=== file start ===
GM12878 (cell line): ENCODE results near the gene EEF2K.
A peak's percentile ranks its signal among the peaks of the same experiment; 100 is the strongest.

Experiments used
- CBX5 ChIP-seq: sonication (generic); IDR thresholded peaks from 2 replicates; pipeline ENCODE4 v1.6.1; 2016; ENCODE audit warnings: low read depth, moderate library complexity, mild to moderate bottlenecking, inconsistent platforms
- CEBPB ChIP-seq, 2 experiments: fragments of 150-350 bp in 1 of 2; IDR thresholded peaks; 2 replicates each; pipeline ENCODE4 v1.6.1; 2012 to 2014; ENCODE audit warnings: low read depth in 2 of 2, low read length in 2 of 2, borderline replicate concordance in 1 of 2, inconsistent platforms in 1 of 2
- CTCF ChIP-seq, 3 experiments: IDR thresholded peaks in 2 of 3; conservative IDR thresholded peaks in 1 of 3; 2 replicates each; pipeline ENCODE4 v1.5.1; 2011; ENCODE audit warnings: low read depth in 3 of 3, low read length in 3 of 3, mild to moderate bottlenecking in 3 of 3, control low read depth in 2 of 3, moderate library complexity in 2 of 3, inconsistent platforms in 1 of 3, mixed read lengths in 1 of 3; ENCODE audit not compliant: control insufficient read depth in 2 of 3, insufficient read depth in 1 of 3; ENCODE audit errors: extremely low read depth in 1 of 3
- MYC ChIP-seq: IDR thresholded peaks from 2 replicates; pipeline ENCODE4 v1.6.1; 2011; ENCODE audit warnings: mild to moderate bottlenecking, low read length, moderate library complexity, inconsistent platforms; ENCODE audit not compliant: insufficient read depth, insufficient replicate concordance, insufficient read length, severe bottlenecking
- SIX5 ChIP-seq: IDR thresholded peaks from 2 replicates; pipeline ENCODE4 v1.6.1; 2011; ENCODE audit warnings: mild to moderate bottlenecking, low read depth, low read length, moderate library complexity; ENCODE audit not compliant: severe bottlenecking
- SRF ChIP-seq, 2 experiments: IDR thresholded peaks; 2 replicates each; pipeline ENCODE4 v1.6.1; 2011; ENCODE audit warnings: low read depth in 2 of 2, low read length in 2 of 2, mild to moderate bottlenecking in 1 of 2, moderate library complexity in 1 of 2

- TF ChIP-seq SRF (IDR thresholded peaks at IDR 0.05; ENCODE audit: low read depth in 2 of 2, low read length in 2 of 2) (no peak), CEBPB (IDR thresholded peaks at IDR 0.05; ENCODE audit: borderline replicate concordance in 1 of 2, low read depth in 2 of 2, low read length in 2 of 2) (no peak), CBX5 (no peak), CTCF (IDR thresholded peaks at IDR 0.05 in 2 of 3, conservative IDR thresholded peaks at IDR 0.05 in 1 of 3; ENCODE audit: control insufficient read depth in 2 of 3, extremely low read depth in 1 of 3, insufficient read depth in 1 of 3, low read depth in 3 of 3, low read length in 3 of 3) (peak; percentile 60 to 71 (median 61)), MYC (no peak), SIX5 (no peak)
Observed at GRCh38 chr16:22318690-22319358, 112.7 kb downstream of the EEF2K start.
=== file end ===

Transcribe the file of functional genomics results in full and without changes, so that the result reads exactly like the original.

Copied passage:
GM12878 (cell line): ENCODE results near the gene EEF2K.
A peak's percentile ranks its signal among the peaks of the same experiment; 100 is the strongest.

Experiments used
- CBX5 ChIP-seq: sonication (generic); IDR thresholded peaks from 2 replicates; pipeline ENCODE4 v1.6.1; 2016; ENCODE audit warnings: low read depth, moderate library complexity, mild to moderate bottlenecking, inconsistent platforms
- CEBPB ChIP-seq, 2 experiments: fragments of 150-350 bp in 1 of 2; IDR thresholded peaks; 2 replicates each; pipeline ENCODE4 v1.6.1; 2012 to 2014; ENCODE audit warnings: low read depth in 2 of 2, low read length in 2 of 2, borderline replicate concordance in 1 of 2, inconsistent platforms in 1 of 2
- CTCF ChIP-seq, 3 experiments: IDR thresholded peaks in 2 of 3; conservative IDR thresholded peaks in 1 of 3; 2 replicates each; pipeline ENCODE4 v1.5.1; 2011; ENCODE audit warnings: low read depth in 3 of 3, low read length in 3 of 3, mild to moderate bottlenecking in 3 of 3, control low read depth in 2 of 3, moderate library complexity in 2 of 3, inconsistent platforms in 1 of 3, mixed read lengths in 1 of 3; ENCODE audit not compliant: control insufficient read depth in 2 of 3, insufficient read depth in 1 of 3; ENCODE audit errors: extremely low read depth in 1 of 3
- MYC ChIP-seq: IDR thresholded peaks from 2 replicates; pipeline ENCODE4 v1.6.1; 2011; ENCODE audit warnings: mild to moderate bottlenecking, low read length, moderate library complexity, inconsistent platforms; ENCODE audit not compliant: insufficient read depth, insufficient replicate concordance, insufficient read length, severe bottlenecking
- SIX5 ChIP-seq: IDR thresholded peaks from 2 replicates; pipeline ENCODE4 v1.6.1; 2011; ENCODE audit warnings: mild to moderate bottlenecking, low read depth, low read length, moderate library complexity; ENCODE audit not compliant: severe bottlenecking
- SRF ChIP-seq, 2 experiments: IDR thresholded peaks; 2 replicates each; pipeline ENCODE4 v1.6.1; 2011; ENCODE audit warnings: low read depth in 2 of 2, low read length in 2 of 2, mild to moderate bottlenecking in 1 of 2, moderate library complexity in 1 of 2

- TF ChIP-seq SRF (IDR thresholded peaks at IDR 0.05; ENCODE audit: low read depth in 2 of 2, low read length in 2 of 2) (no peak), CEBPB (IDR thresholded peaks at IDR 0.05; ENCODE audit: borderline replicate concordance in 1 of 2, low read depth in 2 of 2, low read length in 2 of 2) (no peak), CBX5 (no peak), CTCF (IDR thresholded peaks at IDR 0.05 in 2 of 3, conservative IDR thresholded peaks at IDR 0.05 in 1 of 3; ENCODE audit: control insufficient read depth in 2 of 3, extremely low read depth in 1 of 3, insufficient read depth in 1 of 3, low read depth in 3 of 3, low read length in 3 of 3) (peak; percentile 60 to 71 (median 61)), MYC (no peak), SIX5 (no peak)
Observed at GRCh38 chr16:22318690-22319358, 112.7 kb downstream of the EEF2K start.